Founded in 1964 to conserve America’s natural and cultural heritage, LWCF is dedicated to the continued conservation of our iconic national parks, forests, wildlife refuges, wilderness, Civil War battlefields, and important historic sites, as well as developing state and local parks, working forests, connecting urban youth to nature, providing hunting and angling access, helping to protect threatened and endangered species and protecting water quality and drinking water.

The fund sets aside a small percentage of the royalties from offshore energy production for state and federal conservation programs. Think of it as a mitigation program. Oil and gas explorers pay the American people for the rights to extract energy with the realistic expectation of environmental impacts, and then a small portion of what they pay is set aside to preserve lands elsewhere that might otherwise be developed or exploited. You can see LWCF projects in your area as well as on the PCT here.

This started as a great and noble venture, though its execution has been less than admirable because Congress has constantly raided the fund. Most of the money intended for land protection – $900 million annually under the current law – has been diverted to other causes in the federal budget. Only once in the 50-year history of the program has Congress appropriated the entire $900 million for its intended purpose. The backlog of unmet conservation needs has ballooned as a result.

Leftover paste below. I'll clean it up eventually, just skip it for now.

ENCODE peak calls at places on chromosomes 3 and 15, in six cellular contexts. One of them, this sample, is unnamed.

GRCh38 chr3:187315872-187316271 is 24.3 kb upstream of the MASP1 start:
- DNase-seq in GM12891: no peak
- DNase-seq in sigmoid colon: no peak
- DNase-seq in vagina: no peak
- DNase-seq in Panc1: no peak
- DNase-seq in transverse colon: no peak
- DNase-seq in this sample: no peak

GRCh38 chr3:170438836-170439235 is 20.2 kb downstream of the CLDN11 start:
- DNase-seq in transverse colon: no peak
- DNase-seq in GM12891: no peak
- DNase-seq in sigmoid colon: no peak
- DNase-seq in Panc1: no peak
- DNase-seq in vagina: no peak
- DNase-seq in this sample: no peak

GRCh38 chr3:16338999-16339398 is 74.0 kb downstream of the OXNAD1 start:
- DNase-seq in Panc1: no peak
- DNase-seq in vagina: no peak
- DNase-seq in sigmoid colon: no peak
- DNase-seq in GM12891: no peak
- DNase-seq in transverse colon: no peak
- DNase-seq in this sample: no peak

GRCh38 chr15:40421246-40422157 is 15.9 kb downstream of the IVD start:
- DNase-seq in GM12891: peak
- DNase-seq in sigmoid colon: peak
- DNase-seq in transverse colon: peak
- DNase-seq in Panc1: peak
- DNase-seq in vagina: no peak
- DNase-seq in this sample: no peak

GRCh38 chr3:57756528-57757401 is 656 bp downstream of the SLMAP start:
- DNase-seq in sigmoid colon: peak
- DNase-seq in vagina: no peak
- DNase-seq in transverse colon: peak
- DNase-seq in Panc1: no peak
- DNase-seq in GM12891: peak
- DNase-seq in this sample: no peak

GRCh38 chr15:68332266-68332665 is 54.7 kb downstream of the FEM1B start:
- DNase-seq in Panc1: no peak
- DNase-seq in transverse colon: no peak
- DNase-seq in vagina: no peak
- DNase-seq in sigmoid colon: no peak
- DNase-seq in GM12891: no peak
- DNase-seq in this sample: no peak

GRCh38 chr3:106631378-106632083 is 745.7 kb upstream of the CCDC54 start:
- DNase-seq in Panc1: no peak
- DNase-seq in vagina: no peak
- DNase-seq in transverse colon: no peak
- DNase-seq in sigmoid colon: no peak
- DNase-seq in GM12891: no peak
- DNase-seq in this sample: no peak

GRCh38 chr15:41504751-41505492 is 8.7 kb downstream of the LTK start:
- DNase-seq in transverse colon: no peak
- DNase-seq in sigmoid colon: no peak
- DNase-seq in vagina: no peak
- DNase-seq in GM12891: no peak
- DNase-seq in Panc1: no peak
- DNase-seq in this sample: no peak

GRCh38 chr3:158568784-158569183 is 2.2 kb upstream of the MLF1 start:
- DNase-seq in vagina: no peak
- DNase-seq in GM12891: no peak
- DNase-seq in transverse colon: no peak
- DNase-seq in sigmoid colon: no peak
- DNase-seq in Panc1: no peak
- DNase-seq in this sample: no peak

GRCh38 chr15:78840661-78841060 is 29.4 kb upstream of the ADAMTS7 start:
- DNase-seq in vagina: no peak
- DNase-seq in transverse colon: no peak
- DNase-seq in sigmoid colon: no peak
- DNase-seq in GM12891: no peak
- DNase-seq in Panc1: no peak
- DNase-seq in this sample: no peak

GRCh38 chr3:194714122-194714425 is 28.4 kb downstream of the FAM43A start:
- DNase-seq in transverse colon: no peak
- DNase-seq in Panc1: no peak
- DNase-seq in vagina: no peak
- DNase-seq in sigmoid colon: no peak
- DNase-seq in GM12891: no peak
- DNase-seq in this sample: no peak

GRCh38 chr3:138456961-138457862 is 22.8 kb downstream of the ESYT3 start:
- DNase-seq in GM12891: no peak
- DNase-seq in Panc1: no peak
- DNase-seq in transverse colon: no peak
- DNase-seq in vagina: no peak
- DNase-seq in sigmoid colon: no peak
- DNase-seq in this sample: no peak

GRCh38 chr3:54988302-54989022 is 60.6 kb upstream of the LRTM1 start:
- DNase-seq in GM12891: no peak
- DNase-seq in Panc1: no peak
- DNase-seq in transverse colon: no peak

Take action for the Pacific Crest Trail. Please call Congress today!

It’s not surprising. There is a small but growing movement in this country not only to stop the government from buying more land, but also to divest itself of much of the land it owns. And the Land and Water Conservation Fund is the business end of America’s land preservation program. From our perspective, ending it would be a huge mistake.

In January, PCTA hired Megan Wargo, our first land protection director. We are working to quantify our land protection needs and establish a program to protect those remaining acres from the bulldozer. Our ultimate goal as an organization is to ensure that the PCT and its surrounding landscapes are there for future generations to enjoy.

While we will need to raise a lot of private money, the Land and Water Conservation Funds will be vital, not only to our long-term success on the PCT, but to realizing the full potential of many of our sister trails in the National Trails System.

A bipartisan bill to permanently reauthorize the fund is stalled in Congress. That bill if passed and signed by President Obama, would provide dedicated annual funding of $900 million to the Land and Water Conservation Fund. Congress would not be able to dip into the pot to pay for other things as it has in the past. The land-preservation promise that was made to the American people 50 years ago finally would be fulfilled.

You can help. Please contact your congressional representatives and urge them to reauthorize the Land and Water Conservation Fund. Without this source of money, our goal to fully protect the Pacific Crest Trail will become much more difficult.

Author: Mark Larabee

Mark Larabee is the PCTA's Advocacy Director. He is the former editor of the "PCT Communicator" magazine and co-author of "The Pacific Crest Trail: Exploring America's Wilderness Trail" published in 2016. Larabee is a journalist, part of a team who won the 2007 Pulitzer Prize for breaking news for The Oregonian newspaper. He hiked the PCT across Oregon for a 2005 series for the paper and has been with PCTA since 2010. He lives in Portland.